Patch tests detect delayed allergic reactions. During a patch test, your skin may be exposed to 20 to 30 extracts of substances that can cause contact dermatitis. Caustic substances — such as industrial solvents — are diluted to prevent skin damage.

Allergen extracts are applied to bandages that you wear on your arm or back for 48 hours. During this time, you should avoid bathing and activities that cause heavy sweating. The bandages are removed when you return to your doctor’s office for an evaluation.

Results:
Before you leave the doctor’s office, you’ll know the results of a puncture, prick or scratch test or an intradermal test. A patch test may take several days or more to produce results.

If an allergen provokes an allergic reaction to a puncture or intradermal skin test, you’ll develop a raised, red, itchy bump (wheal and flare) that may look like a mosquito bite. A nurse will then measure the bump’s size.

After the nurse records the results, he or she will clean your skin with alcohol to remove the marks and allergen droplets. Then you’ll meet with your doctor to discuss the results and possible treatment options.

A positive skin test means that you may be allergic to a particular substance. Bigger bumps usually indicate a greater degree of sensitivity. A negative skin test means that you probably aren’t allergic to that particular allergen.

The accuracy of skin tests can vary. You may react differently to the same test performed at different times. Or you may react positively to a substance during a test but not react to it in everyday life.

In general, skin tests are most reliable for diagnosing allergies to airborne substances, such as pollen, pet dander and dust mites. Because diagnosing food allergies can be complex, you may need additional tests or procedures.


Resources:

https://www.health.harvard.edu/diagnostic-tests/allergies-scratch-test.htm
http://www.mayoclinic.com/health/allergy-tests/MY00131/UPDATEAPP=false&FLUSHCACHE=0

Farm Pregnancy ‘Cuts Asthma Risk’

A picture of my wifeImage via Wikipedia

Living on a farm during pregnancy may help reduce the chance of the child developing asthma, eczema and even hayfever, say scientists.

..
Living on a farm while pregnant may benefit the baby

The New Zealand researchers suggest that exposure to animals and the bacteria they carry may affect the foetus’s immune system.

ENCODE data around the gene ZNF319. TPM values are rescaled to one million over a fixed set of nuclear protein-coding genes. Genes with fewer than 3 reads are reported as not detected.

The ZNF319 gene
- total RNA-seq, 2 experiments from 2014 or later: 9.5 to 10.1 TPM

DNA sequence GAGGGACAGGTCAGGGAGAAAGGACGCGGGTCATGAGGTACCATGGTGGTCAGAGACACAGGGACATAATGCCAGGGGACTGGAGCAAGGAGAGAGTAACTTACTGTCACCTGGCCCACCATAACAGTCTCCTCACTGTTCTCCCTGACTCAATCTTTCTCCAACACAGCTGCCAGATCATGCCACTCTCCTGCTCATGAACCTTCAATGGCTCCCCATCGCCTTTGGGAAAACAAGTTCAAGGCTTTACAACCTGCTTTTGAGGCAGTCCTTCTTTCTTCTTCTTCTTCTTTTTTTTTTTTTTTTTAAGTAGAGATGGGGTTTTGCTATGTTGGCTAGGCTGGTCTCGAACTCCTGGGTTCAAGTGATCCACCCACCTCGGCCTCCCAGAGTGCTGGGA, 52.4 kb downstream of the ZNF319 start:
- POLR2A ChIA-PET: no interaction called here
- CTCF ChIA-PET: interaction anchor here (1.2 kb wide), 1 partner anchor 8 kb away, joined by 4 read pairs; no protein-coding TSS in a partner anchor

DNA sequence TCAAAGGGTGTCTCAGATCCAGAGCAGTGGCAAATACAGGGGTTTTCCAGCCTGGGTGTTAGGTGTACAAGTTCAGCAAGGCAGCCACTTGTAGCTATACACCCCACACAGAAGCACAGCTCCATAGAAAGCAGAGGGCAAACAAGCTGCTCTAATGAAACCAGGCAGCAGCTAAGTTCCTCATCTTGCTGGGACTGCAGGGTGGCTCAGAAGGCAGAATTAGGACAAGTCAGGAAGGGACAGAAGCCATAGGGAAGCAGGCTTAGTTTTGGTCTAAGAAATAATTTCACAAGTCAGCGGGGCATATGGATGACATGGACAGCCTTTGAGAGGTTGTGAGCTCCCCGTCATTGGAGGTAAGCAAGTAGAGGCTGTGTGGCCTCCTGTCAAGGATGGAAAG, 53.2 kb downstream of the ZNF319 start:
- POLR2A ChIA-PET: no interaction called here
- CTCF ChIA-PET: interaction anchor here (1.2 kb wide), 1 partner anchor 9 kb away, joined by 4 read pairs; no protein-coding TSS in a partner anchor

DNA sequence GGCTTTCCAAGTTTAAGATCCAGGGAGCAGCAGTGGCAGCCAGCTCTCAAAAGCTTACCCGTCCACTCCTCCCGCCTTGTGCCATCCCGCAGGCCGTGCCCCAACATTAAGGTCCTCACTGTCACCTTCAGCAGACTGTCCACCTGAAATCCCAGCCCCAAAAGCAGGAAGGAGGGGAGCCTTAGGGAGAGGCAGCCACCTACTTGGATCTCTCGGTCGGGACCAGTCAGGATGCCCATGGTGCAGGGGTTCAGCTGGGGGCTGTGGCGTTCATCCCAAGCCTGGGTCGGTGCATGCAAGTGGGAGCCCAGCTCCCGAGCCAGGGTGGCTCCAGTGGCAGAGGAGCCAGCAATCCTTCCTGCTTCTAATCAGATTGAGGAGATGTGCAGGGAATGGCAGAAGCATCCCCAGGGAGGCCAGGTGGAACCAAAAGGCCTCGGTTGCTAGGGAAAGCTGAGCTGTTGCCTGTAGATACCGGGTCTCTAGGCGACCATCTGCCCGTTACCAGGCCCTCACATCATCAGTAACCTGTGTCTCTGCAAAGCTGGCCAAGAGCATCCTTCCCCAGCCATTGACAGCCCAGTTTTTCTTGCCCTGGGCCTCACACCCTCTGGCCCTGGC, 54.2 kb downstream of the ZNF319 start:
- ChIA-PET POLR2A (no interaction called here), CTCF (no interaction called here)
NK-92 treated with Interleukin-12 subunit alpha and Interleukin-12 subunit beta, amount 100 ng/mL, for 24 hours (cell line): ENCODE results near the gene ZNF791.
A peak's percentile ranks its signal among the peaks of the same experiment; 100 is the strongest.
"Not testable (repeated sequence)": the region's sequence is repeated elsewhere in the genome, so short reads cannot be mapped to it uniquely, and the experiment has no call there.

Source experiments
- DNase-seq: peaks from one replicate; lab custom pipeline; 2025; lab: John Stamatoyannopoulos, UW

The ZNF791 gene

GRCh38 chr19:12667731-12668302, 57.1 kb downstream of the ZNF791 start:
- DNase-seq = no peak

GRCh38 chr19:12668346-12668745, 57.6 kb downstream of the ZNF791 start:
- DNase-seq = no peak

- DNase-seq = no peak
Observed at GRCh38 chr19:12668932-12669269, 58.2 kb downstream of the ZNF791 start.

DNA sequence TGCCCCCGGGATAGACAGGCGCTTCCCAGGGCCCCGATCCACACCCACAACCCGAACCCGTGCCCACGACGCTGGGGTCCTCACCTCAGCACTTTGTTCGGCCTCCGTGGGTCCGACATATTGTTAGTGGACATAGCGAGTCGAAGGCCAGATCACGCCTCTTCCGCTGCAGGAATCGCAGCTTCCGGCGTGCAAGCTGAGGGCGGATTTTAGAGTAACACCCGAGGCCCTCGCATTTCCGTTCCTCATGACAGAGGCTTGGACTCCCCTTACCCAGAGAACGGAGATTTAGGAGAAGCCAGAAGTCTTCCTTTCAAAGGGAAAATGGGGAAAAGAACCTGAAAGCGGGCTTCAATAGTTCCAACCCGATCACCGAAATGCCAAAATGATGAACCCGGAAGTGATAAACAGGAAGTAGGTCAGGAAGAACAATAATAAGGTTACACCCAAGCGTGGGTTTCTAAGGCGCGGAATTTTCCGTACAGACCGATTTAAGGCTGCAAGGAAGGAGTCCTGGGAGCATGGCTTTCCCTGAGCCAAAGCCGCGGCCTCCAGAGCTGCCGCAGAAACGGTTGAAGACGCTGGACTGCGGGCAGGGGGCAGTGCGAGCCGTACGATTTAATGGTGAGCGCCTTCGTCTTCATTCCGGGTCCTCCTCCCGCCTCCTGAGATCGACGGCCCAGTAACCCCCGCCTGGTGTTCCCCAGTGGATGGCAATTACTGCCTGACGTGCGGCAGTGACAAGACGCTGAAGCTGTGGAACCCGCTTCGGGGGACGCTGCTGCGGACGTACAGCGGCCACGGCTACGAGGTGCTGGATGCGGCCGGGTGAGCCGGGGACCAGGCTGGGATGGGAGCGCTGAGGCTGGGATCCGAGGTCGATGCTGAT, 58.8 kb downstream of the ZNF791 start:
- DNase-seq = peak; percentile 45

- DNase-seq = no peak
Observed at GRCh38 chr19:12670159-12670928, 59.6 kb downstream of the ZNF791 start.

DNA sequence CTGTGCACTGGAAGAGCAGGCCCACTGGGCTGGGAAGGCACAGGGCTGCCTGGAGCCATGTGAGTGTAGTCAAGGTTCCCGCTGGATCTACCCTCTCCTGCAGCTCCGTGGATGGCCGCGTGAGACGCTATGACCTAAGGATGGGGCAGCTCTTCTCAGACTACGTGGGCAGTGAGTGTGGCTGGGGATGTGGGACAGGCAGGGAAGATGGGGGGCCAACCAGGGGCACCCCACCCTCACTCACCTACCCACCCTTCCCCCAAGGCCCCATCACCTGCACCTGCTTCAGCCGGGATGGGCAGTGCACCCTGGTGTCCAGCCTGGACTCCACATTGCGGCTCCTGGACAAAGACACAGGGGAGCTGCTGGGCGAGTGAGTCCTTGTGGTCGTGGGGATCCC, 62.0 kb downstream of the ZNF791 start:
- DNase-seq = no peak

Writing in the European Respiratory Journal, they said exposure before and after birth halved the risk.

But experts warn some animals carry infections which may harm the baby.

The research, carried out at Massey University, adds to other studies which have suggested that living on a farm, with regular contact with animals, during the early years of life, could cut the risk of asthma and other allergic diseases.

But the study of more than 1,300 farmers’ children goes further, suggesting that this protection could start building even before birth.

It found that the greatest apparent protection – a 50% reduction in asthma, and an even greater reduction in eczema and hay fever – was gained by children whose mothers had been exposed to farm life during pregnancy, and who currently lived on a farm.

The reasons why this might happen are unclear, although they are likely to be related to the way that the child begins to develop its immune system.

Milk bacteria

Living on a farm means frequent contact with animal bacteria, perhaps through the consumption of unpasteurised milk, or contact with the animals directly.

The researchers suggested that this might suppress the production of particular immune cells linked to the development of asthma.

However, they suggested that while exposure during pregnancy might be useful, it might only persist if the child was exposed after its birth as well.

The findings are unlikely to lead to any change in current advice to pregnant women, which urges caution about contact with certain farm animals.

In particular, an infection which can cause miscarriage in pregnant ewes can lead to the same result in humans.

The faeces of other animals can also carry infections which can affect a pregnancy.

Dr Elaine Vickers, research manager at Asthma UK, said: “This study adds to existing evidence supporting the hygiene hypothesis, which states that early exposure to potential allergens results in a reduced risk of asthma development.

“However, the causes of asthma are still largely unknown and the processes involved in asthma development are incredibly complicated, including family history, environment and lifestyle.”

Sources: BBC NEWS:30Th. Aug.’08

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Hay Fever: Beat the Sneeze

Hay fever sufferers face a really bad summer. Lucy Atkins offers advice.

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This summer’s pollen forecast is one of the worst ever, meaning that about one in four of us can expect to slip into a wheezing fug any minute.

Experts say that we are surprisingly inept at managing our symptoms. Many of us do not understand our hay fever triggers and take inappropriate medications. Others throw away money on alternative “remedies” that do not work.